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Discussion Starter · #1 ·
This is my Dad's Luger; a WWII bring back. Now it's mine; it is not for sale. I am not a collector of firearms rather I'm a accumulator of firearms. Checking my homeowners insurance I've discovered the coverage for firearms is poor. I've been documenting my firearms and trying to get replacement values for each. I need education on this Luger to properly identify it. I've attached ten pictures; the maximum allowed & I have more if needed. If it is possible to give a range of replacement value, it would be appreciated. Thanks in advance for any assistance.
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Holster.jpg Holster Back.jpg Non-Match Mag..jpg Left Side.jpg Right Side.jpg Top.jpg Left Front.jpg
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You have a military luger made in 1934 (that is what the "K" indicates) in a police holster. The luger looks original and unaltered--that is a big big positive. It is also a relatively rare luger having faced years of war and having the lowest production number of the Mauser-made lugers. It is a real gem to have--congratulations. The magazine is a later replacement but that is common for military lugers.
 

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As said, it is a K date - very nice - likely a GI liked how the police holster looked, easier to pull out, etc. It is always possible that this was a police luger, although the + under the serial number on the mag suggests not (police were numbered 1 or 2), and army were given no marking and a + as the secondary mag.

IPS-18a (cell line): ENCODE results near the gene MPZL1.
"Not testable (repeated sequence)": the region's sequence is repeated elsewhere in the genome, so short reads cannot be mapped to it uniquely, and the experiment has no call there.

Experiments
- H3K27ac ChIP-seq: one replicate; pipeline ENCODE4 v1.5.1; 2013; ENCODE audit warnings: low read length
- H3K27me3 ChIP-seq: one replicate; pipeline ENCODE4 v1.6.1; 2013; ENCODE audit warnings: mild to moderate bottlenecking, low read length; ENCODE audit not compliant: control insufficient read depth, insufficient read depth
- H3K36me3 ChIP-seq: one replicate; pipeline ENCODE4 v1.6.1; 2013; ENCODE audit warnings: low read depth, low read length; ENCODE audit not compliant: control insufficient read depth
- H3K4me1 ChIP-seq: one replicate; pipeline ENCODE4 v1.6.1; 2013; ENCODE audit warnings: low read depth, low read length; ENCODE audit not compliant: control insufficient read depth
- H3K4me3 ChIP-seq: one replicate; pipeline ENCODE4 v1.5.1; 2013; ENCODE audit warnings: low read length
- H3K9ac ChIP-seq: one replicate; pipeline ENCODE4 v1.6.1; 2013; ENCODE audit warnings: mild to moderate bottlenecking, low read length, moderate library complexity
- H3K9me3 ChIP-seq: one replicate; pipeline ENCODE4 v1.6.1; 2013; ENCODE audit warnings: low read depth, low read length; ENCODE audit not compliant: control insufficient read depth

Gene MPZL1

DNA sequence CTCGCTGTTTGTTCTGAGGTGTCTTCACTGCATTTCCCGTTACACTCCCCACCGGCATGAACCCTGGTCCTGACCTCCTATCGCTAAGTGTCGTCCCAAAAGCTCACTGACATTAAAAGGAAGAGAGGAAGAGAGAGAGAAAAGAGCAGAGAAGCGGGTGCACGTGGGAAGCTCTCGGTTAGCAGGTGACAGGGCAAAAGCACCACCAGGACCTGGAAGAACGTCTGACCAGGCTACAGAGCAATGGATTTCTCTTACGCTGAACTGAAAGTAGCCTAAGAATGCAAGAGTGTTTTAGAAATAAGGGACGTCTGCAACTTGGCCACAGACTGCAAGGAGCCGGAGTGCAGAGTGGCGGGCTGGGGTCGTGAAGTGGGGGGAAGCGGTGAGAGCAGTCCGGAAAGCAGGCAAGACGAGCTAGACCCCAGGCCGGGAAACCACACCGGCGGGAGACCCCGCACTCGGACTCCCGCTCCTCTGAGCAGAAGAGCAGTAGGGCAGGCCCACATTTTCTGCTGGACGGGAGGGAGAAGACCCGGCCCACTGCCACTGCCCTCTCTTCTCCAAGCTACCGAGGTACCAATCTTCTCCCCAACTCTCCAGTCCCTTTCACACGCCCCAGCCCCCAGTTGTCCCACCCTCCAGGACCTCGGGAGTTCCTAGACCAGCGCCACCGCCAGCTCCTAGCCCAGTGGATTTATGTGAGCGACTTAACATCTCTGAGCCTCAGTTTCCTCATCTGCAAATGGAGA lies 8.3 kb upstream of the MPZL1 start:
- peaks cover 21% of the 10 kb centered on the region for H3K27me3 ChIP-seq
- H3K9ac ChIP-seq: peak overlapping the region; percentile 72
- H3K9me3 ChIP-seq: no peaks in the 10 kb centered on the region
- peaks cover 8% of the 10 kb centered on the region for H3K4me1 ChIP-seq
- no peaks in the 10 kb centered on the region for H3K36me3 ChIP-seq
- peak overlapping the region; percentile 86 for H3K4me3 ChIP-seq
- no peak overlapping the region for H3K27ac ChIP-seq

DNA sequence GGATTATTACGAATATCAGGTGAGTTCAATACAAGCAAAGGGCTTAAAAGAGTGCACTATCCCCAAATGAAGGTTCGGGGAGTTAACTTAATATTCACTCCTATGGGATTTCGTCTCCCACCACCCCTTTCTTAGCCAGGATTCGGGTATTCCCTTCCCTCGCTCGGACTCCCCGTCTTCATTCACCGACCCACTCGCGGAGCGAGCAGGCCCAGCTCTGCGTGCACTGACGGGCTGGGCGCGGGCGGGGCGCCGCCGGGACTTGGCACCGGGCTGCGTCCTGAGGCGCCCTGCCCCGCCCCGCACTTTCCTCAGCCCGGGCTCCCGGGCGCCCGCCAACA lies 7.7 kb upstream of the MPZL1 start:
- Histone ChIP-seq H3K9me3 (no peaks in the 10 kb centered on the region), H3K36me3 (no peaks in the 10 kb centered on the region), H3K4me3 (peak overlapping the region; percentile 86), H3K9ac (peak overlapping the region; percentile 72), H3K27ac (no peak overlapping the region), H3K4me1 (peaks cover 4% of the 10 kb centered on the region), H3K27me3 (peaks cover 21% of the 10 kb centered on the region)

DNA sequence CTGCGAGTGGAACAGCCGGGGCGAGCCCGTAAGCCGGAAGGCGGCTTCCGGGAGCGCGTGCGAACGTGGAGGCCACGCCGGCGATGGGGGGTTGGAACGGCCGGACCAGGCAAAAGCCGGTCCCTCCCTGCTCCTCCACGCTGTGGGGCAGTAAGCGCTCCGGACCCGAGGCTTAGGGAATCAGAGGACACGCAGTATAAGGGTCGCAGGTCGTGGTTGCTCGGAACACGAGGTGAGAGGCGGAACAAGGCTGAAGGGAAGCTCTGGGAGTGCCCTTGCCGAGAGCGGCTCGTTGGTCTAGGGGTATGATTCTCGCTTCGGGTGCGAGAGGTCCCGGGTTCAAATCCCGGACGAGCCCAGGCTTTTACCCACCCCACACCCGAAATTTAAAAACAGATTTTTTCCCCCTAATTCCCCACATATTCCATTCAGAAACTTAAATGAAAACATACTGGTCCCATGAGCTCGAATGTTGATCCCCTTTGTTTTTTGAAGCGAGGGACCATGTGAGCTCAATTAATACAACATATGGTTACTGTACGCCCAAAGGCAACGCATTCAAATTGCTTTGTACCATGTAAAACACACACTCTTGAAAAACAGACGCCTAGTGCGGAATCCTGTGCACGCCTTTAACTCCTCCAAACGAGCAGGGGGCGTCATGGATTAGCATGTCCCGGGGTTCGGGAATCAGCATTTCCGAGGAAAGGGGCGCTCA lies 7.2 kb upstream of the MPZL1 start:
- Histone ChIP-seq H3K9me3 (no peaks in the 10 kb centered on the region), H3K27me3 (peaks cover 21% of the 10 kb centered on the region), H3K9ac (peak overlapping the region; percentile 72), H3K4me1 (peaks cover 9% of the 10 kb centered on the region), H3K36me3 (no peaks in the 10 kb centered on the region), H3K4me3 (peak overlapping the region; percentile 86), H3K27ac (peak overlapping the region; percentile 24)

Value is about $3,000 + if it is all matching (all small numbers should be the last two of the serial number, don't count any hidden numbers such as under the barrel.
Ed
 

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Your Father's 1934 "K"- date Luger is a Sub - variation 3...from what I can see of it, it looks all matching, of course except the magazine...and in very good condition, as most "K"- dates saw alot of use...especially on the Eastern (Russian) front...mostly Gothic S stamps, as is correct, per the pistol's serial number...extended muzzle length, w/front sight to the rear...Halos underneath the barrel, on S/N, indicate original rust-blued finish...

In my honest opinion, monetary value of closer to $4,500.00/$5,000.00 ...

It is unfortunate that Bob Young, our former self - proclaimed "K" - date expert, is no longer with us...he would have enjoyed/loved to have seen another authentic "K" - date come in from the cold...

Thank you for showing us your family heirloom/Father's bring back...a definite keeper, aside from being a rare 1934 "K"- date...much thanks...

Edward
 

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Outstanding K date! That is some of the best condition strawing I have seen on a K date.
The magazine is from late 1937.
 

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Discussion Starter · #6 ·
Gentlemen,
Thank you for the replies; it'll help for documenting the history & insurance replacement value. The magazine pictured is the mag. from the holster. Here's a pic of the magazine from the pistol; i believe it's number matching. A few years ago I disassembled the pistol for a good cleaning & lube. The numbers on the backside of the grips match, "01" and all the other numbers I could find also had the "01" markings.
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Matching Mag..jpg
 

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Magazine is original and authentic..."+" sign/stamp indicates this to be the spare, secondary Mauser Werke factory issued magazine...Congrats...definitely worth $5,000.00...

Just saying, and you probably already know, do NOT STORE the pistol away in the holster...moisture condensation in the holster will end up with rust pitting on the Luger...oil well and store SEPARATELY...again...congratulations are in order...a rare beautiful rig...a true family heirloom that should be held onto, despite the monetary worth...